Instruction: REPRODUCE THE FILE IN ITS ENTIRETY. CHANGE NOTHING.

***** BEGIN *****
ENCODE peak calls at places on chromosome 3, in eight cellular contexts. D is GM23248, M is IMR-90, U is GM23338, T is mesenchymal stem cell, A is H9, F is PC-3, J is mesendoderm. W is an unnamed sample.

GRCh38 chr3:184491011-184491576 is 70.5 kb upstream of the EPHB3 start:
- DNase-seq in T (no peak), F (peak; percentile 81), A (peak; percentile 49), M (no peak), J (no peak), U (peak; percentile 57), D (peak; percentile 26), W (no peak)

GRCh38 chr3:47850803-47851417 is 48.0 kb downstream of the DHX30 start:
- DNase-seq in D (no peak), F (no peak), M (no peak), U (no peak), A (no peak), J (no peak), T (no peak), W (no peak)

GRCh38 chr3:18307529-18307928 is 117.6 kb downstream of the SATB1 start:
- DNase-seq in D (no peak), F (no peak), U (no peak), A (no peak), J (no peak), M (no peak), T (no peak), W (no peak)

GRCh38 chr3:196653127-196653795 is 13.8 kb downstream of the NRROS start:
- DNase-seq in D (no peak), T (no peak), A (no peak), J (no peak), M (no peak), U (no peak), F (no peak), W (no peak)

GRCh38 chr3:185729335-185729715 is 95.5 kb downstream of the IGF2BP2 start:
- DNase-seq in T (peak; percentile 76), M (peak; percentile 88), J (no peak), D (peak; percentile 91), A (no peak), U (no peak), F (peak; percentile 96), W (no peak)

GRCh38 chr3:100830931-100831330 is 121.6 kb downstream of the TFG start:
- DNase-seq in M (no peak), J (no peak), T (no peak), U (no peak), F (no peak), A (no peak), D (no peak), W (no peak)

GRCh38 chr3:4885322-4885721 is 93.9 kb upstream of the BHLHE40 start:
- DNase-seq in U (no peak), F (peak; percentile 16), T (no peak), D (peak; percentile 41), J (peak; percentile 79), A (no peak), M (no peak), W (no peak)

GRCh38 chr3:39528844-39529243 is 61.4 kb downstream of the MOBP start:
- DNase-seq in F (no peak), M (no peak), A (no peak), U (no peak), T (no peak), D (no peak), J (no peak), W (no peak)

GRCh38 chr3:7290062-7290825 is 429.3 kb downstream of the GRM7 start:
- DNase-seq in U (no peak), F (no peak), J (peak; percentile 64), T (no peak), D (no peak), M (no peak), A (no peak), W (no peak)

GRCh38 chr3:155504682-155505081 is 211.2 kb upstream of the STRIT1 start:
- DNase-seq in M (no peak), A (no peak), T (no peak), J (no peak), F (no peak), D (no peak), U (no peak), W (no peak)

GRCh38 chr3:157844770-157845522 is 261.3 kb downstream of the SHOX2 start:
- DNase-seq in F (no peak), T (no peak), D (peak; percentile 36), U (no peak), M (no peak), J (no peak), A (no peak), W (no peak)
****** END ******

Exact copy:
ENCODE peak calls at places on chromosome 3, in eight cellular contexts. D is GM23248, M is IMR-90, U is GM23338, T is mesenchymal stem cell, A is H9, F is PC-3, J is mesendoderm. W is an unnamed sample.

GRCh38 chr3:184491011-184491576 is 70.5 kb upstream of the EPHB3 start:
- DNase-seq in T (no peak), F (peak; percentile 81), A (peak; percentile 49), M (no peak), J (no peak), U (peak; percentile 57), D (peak; percentile 26), W (no peak)

GRCh38 chr3:47850803-47851417 is 48.0 kb downstream of the DHX30 start:
- DNase-seq in D (no peak), F (no peak), M (no peak), U (no peak), A (no peak), J (no peak), T (no peak), W (no peak)

GRCh38 chr3:18307529-18307928 is 117.6 kb downstream of the SATB1 start:
- DNase-seq in D (no peak), F (no peak), U (no peak), A (no peak), J (no peak), M (no peak), T (no peak), W (no peak)

GRCh38 chr3:196653127-196653795 is 13.8 kb downstream of the NRROS start:
- DNase-seq in D (no peak), T (no peak), A (no peak), J (no peak), M (no peak), U (no peak), F (no peak), W (no peak)

GRCh38 chr3:185729335-185729715 is 95.5 kb downstream of the IGF2BP2 start:
- DNase-seq in T (peak; percentile 76), M (peak; percentile 88), J (no peak), D (peak; percentile 91), A (no peak), U (no peak), F (peak; percentile 96), W (no peak)

GRCh38 chr3:100830931-100831330 is 121.6 kb downstream of the TFG start:
- DNase-seq in M (no peak), J (no peak), T (no peak), U (no peak), F (no peak), A (no peak), D (no peak), W (no peak)

GRCh38 chr3:4885322-4885721 is 93.9 kb upstream of the BHLHE40 start:
- DNase-seq in U (no peak), F (peak; percentile 16), T (no peak), D (peak; percentile 41), J (peak; percentile 79), A (no peak), M (no peak), W (no peak)

GRCh38 chr3:39528844-39529243 is 61.4 kb downstream of the MOBP start:
- DNase-seq in F (no peak), M (no peak), A (no peak), U (no peak), T (no peak), D (no peak), J (no peak), W (no peak)

GRCh38 chr3:7290062-7290825 is 429.3 kb downstream of the GRM7 start:
- DNase-seq in U (no peak), F (no peak), J (peak; percentile 64), T (no peak), D (no peak), M (no peak), A (no peak), W (no peak)

GRCh38 chr3:155504682-155505081 is 211.2 kb upstream of the STRIT1 start:
- DNase-seq in M (no peak), A (no peak), T (no peak), J (no peak), F (no peak), D (no peak), U (no peak), W (no peak)

GRCh38 chr3:157844770-157845522 is 261.3 kb downstream of the SHOX2 start:
- DNase-seq in F (no peak), T (no peak), D (peak; percentile 36), U (no peak), M (no peak), J (no peak), A (no peak), W (no peak)